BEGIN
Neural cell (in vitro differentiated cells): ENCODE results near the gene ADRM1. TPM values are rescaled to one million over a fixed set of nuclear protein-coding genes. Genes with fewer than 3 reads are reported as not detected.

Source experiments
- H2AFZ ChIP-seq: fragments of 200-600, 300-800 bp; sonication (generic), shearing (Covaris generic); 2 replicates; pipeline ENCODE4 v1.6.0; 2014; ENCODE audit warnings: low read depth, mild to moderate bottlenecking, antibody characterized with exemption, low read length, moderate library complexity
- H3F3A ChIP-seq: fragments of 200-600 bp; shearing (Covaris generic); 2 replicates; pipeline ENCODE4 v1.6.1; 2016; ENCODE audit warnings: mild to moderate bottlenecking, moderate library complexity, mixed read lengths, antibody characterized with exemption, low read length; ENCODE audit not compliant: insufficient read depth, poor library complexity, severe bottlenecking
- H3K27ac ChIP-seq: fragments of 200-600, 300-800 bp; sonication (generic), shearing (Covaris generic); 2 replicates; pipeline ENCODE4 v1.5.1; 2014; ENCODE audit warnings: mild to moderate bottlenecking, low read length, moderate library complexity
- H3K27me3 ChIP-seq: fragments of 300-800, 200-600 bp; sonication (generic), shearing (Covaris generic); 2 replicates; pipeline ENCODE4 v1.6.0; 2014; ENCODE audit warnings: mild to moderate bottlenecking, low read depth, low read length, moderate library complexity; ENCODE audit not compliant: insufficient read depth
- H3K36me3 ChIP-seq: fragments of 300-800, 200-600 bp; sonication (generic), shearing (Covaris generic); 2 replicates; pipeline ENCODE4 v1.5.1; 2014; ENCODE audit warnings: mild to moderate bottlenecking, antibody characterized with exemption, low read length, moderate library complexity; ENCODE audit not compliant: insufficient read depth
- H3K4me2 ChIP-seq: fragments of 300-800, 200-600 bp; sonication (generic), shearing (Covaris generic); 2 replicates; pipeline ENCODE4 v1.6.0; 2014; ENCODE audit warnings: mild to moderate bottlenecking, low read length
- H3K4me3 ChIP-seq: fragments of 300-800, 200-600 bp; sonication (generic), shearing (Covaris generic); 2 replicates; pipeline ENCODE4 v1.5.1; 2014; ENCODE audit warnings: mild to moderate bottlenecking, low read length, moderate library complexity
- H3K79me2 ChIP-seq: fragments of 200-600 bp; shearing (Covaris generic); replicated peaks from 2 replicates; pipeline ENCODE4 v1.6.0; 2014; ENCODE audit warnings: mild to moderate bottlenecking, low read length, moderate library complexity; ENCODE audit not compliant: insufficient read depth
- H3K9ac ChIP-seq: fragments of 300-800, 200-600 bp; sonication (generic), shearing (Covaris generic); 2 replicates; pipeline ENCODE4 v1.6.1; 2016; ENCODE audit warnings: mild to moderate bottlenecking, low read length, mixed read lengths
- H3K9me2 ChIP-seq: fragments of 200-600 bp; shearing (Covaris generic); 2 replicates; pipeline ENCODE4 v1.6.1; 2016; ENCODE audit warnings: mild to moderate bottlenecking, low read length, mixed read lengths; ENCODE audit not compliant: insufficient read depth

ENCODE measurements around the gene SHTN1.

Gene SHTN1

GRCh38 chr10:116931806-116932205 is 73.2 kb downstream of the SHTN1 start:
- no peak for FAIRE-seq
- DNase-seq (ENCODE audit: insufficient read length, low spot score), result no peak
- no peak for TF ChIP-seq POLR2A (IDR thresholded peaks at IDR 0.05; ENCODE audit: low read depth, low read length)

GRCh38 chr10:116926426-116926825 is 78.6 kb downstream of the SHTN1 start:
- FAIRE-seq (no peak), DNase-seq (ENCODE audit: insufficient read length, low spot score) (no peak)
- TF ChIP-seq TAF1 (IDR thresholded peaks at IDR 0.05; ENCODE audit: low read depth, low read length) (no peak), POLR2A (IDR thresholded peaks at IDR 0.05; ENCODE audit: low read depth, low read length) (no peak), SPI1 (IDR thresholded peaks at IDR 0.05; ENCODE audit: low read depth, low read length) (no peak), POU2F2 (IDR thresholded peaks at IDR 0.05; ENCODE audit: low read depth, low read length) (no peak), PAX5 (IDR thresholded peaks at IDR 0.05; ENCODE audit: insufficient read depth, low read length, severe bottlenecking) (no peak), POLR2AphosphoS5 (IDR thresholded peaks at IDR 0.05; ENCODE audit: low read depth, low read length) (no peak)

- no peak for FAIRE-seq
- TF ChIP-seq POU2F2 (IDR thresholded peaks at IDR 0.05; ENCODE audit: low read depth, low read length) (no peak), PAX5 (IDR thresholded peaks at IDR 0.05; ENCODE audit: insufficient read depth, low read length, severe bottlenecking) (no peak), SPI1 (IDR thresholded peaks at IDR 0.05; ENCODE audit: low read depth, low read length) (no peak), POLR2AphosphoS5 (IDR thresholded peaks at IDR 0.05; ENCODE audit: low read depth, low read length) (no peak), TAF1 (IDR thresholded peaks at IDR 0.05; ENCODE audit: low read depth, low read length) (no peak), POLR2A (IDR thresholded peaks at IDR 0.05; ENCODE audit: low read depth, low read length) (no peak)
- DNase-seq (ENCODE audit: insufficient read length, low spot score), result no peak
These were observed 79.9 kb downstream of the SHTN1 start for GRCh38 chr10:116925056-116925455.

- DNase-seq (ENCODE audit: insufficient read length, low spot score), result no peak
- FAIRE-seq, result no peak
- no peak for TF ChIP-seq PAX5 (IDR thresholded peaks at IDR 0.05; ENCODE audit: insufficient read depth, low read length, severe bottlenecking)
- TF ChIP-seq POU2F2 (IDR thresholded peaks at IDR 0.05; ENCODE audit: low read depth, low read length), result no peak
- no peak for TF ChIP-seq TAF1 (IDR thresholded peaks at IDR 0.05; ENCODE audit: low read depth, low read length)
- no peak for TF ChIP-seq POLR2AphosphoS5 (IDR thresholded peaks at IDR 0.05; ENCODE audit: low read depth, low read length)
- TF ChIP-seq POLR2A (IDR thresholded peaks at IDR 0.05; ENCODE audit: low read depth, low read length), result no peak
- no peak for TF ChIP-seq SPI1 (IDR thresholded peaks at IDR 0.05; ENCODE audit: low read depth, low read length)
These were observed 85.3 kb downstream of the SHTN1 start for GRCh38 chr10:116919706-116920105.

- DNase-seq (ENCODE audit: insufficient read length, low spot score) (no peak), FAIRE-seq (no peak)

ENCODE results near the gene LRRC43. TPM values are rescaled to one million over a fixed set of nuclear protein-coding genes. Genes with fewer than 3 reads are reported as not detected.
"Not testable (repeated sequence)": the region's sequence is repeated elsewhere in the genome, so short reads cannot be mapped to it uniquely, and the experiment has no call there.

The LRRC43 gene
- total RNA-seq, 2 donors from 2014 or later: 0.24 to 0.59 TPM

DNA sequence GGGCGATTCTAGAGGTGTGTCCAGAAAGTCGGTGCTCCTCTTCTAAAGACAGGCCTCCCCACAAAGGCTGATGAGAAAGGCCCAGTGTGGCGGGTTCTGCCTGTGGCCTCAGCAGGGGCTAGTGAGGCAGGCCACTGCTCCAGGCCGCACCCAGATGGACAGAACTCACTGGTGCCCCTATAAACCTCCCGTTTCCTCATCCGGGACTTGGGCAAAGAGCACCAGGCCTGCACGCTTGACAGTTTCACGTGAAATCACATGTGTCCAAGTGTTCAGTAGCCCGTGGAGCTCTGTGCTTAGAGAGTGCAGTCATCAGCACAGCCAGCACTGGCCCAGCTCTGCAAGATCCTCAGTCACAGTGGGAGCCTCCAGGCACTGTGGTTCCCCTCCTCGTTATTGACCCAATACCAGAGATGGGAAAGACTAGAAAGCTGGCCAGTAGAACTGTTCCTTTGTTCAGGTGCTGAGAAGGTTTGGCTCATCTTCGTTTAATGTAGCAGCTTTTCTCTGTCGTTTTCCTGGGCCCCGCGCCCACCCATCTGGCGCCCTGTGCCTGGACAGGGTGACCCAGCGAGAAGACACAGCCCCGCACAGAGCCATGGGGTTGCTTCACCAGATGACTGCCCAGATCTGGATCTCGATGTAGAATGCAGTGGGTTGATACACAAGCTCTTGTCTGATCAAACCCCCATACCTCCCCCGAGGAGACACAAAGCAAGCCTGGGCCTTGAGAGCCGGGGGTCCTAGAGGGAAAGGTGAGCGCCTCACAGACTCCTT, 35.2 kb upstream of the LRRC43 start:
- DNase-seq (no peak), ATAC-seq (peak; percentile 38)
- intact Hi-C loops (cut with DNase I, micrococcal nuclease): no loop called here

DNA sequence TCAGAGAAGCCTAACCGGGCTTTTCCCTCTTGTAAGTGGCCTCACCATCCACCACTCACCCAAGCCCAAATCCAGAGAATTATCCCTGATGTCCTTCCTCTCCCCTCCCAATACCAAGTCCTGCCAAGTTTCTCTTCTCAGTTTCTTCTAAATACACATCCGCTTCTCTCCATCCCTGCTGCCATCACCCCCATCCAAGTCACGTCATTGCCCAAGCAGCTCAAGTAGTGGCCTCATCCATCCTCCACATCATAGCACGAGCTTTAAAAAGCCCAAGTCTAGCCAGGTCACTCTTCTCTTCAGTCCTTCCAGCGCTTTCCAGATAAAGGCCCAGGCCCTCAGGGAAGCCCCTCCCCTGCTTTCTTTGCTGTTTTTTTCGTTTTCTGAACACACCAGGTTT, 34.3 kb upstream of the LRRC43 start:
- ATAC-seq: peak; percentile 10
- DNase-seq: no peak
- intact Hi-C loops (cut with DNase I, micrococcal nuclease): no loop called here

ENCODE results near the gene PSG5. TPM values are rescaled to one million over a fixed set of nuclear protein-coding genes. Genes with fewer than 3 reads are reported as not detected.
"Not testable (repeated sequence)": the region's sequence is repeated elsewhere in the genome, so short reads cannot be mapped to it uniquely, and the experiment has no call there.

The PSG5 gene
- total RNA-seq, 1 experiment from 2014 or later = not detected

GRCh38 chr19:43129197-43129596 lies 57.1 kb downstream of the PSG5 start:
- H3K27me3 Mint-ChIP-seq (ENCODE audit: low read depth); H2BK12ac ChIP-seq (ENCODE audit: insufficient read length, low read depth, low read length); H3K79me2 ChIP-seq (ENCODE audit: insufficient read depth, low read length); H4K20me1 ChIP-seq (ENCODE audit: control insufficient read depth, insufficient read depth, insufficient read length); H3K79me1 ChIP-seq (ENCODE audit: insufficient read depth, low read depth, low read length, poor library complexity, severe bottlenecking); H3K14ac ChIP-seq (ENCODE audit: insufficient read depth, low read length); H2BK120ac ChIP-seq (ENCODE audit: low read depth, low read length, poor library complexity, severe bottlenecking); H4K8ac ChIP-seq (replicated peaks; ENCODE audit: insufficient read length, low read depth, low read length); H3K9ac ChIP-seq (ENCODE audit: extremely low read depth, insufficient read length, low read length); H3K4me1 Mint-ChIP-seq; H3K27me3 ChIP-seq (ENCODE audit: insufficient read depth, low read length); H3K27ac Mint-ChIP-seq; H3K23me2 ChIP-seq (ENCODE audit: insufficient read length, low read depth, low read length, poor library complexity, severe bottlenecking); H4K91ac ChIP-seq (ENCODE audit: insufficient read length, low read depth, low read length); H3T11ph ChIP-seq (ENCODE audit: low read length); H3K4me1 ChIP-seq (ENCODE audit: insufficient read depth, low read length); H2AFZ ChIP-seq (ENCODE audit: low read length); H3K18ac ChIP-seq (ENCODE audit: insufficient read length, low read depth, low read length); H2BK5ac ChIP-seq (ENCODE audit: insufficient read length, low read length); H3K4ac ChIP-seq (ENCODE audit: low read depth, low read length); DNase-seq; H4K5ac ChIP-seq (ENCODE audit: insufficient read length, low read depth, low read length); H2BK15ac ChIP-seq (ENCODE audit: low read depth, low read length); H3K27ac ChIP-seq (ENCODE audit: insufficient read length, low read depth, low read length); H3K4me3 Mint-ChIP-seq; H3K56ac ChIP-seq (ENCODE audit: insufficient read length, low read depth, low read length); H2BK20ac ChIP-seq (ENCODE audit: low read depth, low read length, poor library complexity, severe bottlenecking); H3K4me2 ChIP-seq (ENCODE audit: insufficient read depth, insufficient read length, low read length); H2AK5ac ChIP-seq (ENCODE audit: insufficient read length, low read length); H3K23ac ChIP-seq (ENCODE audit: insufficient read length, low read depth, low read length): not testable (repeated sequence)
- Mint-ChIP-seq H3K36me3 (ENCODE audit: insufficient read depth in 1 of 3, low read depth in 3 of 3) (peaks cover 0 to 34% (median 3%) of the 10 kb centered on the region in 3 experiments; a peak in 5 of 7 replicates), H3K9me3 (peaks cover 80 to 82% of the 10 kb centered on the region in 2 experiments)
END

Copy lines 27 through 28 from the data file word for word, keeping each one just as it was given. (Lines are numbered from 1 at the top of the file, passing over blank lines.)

- FAIRE-seq, result no peak
- no peak for TF ChIP-seq PAX5 (IDR thresholded peaks at IDR 0.05; ENCODE audit: insufficient read depth, low read length, severe bottlenecking)